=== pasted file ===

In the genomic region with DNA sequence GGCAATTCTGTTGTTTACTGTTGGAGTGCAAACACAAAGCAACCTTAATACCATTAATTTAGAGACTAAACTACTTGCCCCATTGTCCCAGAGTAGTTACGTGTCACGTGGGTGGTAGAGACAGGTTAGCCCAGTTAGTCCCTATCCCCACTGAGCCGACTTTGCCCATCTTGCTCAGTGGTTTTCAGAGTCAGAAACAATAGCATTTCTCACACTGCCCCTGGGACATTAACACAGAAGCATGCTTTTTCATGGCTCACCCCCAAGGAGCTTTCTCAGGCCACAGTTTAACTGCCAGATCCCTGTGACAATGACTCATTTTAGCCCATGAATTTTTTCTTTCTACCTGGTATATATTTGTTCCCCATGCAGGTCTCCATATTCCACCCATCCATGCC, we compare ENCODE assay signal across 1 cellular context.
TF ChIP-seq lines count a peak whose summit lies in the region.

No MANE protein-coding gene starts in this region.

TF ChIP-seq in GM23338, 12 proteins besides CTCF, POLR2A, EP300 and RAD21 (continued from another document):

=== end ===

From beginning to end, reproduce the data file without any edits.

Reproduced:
In the genomic region with DNA sequence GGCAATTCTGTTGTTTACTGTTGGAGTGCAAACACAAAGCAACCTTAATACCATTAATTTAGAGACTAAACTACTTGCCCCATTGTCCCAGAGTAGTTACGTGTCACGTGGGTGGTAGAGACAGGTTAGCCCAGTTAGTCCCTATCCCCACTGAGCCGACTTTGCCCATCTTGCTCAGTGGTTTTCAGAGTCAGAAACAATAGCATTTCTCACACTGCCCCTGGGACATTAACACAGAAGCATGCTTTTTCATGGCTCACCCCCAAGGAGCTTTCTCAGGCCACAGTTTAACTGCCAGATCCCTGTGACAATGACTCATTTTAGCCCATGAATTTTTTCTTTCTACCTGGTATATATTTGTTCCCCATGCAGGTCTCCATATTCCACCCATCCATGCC, we compare ENCODE assay signal across 1 cellular context.
TF ChIP-seq lines count a peak whose summit lies in the region.

No MANE protein-coding gene starts in this region.

TF ChIP-seq in GM23338, 12 proteins besides CTCF, POLR2A, EP300 and RAD21 (continued from another document):